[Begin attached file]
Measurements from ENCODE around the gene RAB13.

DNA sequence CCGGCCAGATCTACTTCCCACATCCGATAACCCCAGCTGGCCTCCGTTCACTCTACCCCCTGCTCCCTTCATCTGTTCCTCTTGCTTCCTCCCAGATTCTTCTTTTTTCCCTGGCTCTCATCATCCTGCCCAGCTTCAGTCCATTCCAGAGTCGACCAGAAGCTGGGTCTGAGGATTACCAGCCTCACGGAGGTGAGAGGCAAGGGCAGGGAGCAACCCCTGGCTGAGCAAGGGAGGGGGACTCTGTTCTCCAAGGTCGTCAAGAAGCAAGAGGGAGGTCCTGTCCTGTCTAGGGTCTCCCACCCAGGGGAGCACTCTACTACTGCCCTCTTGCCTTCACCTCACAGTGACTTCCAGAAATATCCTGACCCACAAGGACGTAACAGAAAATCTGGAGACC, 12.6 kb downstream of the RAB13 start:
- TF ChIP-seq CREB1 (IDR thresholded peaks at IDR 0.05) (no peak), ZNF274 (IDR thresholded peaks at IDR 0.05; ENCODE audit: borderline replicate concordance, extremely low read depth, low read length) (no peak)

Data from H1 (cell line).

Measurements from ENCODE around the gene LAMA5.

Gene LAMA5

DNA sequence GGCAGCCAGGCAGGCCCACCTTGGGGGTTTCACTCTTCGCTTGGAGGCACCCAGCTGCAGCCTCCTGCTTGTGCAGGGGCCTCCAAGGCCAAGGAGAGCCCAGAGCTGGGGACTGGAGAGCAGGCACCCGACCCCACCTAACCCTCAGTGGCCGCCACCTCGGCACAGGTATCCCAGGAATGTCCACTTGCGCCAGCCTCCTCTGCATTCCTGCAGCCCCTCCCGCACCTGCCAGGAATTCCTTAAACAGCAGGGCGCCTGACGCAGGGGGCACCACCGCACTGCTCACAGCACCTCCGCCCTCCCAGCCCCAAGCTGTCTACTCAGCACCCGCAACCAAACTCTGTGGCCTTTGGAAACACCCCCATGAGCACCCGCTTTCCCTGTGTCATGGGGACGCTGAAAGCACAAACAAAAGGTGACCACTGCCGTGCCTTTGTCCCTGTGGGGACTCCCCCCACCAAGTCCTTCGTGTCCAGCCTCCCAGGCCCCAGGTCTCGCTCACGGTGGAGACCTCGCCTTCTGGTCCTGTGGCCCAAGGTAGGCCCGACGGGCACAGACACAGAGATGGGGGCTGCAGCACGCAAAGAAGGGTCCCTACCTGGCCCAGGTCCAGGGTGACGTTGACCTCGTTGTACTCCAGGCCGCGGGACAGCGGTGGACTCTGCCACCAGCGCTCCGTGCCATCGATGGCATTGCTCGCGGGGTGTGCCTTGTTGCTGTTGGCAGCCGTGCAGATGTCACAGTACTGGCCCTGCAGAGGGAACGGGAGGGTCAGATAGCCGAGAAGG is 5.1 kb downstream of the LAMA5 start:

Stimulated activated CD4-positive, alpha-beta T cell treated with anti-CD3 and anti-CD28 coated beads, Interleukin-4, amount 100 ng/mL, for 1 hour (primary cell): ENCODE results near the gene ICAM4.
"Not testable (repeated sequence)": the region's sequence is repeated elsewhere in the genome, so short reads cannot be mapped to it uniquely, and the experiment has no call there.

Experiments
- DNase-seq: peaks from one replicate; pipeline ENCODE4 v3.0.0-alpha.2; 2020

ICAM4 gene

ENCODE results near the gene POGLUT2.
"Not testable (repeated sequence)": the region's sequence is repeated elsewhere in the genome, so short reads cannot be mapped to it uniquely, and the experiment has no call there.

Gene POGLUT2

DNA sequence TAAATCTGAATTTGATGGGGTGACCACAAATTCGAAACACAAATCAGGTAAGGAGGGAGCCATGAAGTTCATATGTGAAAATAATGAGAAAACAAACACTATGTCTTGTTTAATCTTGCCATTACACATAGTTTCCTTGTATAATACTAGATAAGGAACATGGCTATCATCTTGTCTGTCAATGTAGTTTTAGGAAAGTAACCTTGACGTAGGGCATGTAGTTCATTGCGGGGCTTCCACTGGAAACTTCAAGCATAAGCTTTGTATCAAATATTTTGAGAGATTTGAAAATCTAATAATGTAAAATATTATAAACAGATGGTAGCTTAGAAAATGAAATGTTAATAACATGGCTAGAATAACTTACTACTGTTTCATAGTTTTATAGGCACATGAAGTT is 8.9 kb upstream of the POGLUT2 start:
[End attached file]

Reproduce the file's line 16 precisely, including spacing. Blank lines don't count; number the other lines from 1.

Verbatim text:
DNA sequence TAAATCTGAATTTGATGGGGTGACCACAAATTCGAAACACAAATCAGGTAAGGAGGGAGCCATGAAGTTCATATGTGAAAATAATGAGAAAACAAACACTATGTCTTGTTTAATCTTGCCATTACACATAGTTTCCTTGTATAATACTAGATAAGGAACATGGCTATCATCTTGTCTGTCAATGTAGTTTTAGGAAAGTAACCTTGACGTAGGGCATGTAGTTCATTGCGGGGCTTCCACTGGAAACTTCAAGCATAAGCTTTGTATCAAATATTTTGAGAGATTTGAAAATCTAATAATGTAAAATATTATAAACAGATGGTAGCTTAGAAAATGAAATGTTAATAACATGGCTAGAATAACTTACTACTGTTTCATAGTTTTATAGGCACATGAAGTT is 8.9 kb upstream of the POGLUT2 start: